Another box ticked for Mayo, even if they took their time to get the pen working. For a team that has spent the summer cruising along with top down, they found out yesterday what they were capable of when asked to run on a tank of dirty fuel. They put Tyrone away in the end by 1-16 to 0-13 but had to claw and scratch their way out of a first-half hole to get there. For that reason, it will stand as the most worthwhile day’s work of their year so far.
In fairness, it would hardly be Mayo without some bit of a wobble. It’s like that old story about the Australian rugby coach Bob Dwyer who upon arriving at a struggling club to be told that there was no money for tackle bags, spotted a heap of bust mattresses out by a skip and asked why weren’t they being used instead. Mayo have spent the championship peddling perfection but it wasn’t a resource they had access to yesterday. Instead, they had to make do and mend with what they could get their hands on.
“Today was a grind,” said James Horan afterwards. “The hardest game we’ve had, certainly in the first half. We were playing poor stuff but we kept going and kept battling. In the first half we had six wides and they were six of the easiest shots we’d had. We missed two 14-yard frees, we lost our free taker, we had a goal disallowed but it didn’t matter – we just kept playing and eventually we came through. I think today was good for us and we certainly took a lot from it.”
First and last, they will have taken the fact that they’ve made another final. In a different year, their opening half hour here would have been fatal. A crowd of 65,345 watched them go behind early and saw them trailing by 0-7 to 0-3 five minutes out from the break. They had already lost Cillian O’Connor to what looked like another dislocation of his left shoulder and had yet to score from play.
It was a first half that had a disconcertingly retro feel about it, like the worst excesses of the bad old days of Mayo made flesh at just the wrong time. Before the break they kicked six wides, dropped three short and caught the post with another. Sheer nerves seemed to have an anaphylactic effect, causing totems like Andy Moran, Kevin McLoughlin, Donal Vaughan and Ger Cafferkey all to put in as shaky a half as anyone had seen in an age.
McLoughlin’s 25th minute free that flashed wide from 14 metres was mortifying. Worse, it meant they got nothing from a move that saw Alan Freeman finish smartly to the net only for it to be called back by Maurice Deegan. It all was very Old Mayo.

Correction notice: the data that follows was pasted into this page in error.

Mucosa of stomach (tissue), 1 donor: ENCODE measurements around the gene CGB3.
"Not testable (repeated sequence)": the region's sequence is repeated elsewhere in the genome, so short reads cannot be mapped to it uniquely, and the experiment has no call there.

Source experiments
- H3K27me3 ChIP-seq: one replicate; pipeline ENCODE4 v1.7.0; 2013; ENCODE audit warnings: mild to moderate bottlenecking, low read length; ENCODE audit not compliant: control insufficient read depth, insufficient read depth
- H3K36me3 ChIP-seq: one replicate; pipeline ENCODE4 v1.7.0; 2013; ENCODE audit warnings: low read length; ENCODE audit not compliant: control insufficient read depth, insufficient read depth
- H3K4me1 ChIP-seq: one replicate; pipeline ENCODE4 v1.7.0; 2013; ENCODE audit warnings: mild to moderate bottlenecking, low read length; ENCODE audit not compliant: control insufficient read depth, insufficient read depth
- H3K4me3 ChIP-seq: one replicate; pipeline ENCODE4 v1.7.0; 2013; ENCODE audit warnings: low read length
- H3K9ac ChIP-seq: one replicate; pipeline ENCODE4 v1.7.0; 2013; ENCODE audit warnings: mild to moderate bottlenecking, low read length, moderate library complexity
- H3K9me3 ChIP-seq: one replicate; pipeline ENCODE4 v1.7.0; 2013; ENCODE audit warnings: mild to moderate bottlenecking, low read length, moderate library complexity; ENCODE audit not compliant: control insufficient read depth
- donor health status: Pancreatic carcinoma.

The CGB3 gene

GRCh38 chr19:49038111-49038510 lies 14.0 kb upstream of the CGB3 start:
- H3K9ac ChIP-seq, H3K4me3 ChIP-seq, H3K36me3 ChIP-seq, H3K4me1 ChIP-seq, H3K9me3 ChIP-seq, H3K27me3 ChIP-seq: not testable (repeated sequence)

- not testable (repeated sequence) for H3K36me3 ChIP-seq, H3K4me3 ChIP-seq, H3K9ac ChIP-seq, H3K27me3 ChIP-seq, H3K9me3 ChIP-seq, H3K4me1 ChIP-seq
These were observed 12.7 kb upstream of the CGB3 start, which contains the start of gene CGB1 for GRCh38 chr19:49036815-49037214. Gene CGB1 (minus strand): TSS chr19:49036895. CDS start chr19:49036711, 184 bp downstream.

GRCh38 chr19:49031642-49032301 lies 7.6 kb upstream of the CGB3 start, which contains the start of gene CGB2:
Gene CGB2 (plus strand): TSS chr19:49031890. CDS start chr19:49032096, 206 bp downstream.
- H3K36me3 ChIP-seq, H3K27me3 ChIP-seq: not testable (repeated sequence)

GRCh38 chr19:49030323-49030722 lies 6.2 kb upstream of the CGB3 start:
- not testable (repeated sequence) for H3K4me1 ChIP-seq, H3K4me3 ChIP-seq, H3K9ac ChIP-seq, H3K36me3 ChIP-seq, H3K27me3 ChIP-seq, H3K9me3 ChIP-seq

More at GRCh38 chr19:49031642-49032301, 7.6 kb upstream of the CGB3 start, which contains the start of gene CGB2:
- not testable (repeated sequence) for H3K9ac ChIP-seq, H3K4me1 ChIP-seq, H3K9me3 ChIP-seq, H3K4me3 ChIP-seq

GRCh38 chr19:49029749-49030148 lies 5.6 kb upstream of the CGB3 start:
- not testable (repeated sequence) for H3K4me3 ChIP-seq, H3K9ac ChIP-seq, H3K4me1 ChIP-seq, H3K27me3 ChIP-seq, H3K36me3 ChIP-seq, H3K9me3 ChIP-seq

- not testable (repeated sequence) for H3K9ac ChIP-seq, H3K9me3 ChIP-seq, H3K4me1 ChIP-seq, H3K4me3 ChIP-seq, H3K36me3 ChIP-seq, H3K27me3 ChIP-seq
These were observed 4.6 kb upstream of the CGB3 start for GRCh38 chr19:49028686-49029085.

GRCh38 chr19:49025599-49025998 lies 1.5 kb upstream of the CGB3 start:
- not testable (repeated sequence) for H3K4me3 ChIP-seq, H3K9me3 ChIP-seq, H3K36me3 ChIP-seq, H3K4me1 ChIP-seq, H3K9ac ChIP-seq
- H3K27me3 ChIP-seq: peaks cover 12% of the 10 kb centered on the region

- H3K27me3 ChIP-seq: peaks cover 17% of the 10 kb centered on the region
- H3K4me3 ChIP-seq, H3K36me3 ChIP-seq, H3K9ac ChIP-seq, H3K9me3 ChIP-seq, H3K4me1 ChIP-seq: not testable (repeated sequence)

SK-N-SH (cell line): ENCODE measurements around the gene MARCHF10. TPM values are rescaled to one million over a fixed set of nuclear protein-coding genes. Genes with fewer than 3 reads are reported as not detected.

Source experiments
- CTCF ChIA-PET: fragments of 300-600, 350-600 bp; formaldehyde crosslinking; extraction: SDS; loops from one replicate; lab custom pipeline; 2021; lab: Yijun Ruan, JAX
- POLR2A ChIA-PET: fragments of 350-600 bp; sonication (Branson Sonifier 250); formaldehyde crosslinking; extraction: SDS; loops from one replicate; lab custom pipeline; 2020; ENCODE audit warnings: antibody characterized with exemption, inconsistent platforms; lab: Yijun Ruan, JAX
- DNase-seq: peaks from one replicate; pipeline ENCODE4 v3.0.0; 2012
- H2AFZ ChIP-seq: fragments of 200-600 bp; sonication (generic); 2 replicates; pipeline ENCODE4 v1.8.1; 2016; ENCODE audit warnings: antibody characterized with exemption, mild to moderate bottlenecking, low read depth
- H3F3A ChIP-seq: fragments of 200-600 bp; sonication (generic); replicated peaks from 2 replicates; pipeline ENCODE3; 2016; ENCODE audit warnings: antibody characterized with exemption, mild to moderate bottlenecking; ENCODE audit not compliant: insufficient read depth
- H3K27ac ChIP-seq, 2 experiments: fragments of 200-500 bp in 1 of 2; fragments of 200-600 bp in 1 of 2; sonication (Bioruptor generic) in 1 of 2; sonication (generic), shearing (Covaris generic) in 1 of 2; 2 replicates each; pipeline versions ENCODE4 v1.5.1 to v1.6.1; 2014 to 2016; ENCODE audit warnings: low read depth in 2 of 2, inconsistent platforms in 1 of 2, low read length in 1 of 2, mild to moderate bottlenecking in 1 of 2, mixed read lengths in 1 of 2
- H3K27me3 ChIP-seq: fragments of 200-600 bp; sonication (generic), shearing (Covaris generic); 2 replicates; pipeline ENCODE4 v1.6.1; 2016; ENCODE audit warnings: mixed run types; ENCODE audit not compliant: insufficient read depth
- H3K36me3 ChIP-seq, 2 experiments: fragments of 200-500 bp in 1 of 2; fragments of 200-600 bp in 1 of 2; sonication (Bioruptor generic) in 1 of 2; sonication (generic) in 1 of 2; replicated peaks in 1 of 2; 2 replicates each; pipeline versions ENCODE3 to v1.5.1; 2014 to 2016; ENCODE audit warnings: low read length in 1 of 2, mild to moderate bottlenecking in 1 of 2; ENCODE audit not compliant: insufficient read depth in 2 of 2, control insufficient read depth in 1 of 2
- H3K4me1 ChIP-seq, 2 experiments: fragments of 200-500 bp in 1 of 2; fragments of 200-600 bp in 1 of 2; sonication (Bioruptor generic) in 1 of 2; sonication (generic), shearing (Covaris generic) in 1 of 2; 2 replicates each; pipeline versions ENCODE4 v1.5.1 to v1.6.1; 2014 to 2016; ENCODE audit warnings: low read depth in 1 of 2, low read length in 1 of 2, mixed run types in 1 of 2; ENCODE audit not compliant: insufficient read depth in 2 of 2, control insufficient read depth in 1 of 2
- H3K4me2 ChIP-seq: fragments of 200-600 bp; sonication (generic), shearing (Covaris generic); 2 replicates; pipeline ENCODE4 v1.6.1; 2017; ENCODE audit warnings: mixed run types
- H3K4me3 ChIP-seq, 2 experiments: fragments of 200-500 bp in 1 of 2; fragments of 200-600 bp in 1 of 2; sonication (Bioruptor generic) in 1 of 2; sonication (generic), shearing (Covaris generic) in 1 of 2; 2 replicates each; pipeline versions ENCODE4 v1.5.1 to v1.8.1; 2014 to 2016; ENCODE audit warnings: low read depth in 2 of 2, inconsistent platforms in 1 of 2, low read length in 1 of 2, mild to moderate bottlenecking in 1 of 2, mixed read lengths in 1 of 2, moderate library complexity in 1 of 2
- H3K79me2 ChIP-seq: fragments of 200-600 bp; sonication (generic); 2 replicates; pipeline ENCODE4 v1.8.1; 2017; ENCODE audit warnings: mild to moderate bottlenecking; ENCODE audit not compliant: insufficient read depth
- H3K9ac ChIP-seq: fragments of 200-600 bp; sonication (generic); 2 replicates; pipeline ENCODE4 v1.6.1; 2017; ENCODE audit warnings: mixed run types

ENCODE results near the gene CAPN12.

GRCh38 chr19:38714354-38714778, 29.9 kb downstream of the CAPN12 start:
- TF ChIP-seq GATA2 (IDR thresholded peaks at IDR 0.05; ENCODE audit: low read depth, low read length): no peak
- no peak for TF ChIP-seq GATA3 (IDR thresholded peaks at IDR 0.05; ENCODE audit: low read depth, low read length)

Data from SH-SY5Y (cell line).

And all the while, Tyrone were the same old Tyrone. They dealt with their losses far better, watching Peter Harte and Stephen O’Neill limp off in the opening 30 minutes yet still forging a lead.
Darren McCurry and Conor McAlliskey were causing problems in front of goal and Ronan O’Neill’s first act upon replacing Stephen O’Neill was to snipe the point that put them four ahead.
But as Mickey Harte pointed out afterwards, the losing of the game for Tyrone was their inability to get to half-time with that margin intact. It was Mayo’s defenders who waved the smelling salts under their forwards’ noses, Chris Barrett (twice) and Lee Keegan running from deep and showing them the way. It meant that for all their woes, Mayo ended the worst half of football they’ve played all year just a point behind.
“It was just unfortunate from our perspective that we let them back in for three points before half-time,” said Harte. “It gave them a position going in at half-time that they probably didn’t deserve. But overall, that’s the mark of what they are about. They ground it out in the first when they were on the back foot.
“While the scores they got in the second half will show up more on the scoreboard, those were ones that actually got them back into the game, back in real close contention. We knew at the time that for the effort and energy and control of the game we’d had, we weren’t in the best possible position that we ought to have been.”
Harte’s fears were well founded, as those three late Mayo points turned out to be the first drops in a cloudburst. They came out after the break and scored 1-4 before Tyrone managed a point, their goal an Alan Freeman penalty on 38 minutes.
Cause for complaint
Although Tyrone had legitimate cause for complaint as Dermot Carlin's foul on Colm Boyle was surely made outside the box, Freeman's penalty ended all argument. It put Mayo into the lead for the first time all day and they never came close to being caught thereafter.
So on they go, All-Ireland finalists again after a scare that will have done them not the slightest bit of harm. For sure, Mayo have problems – O’Connor will be a huge loss if he misses the final and Moran has yet to locate the form that made him an All Star in 2011. But when the gradient got steepest yesterday, they managed to find a rhythm and a gear to take them to the summit.
That alone will sustain them as they tackle the one peak that has always been beyond them.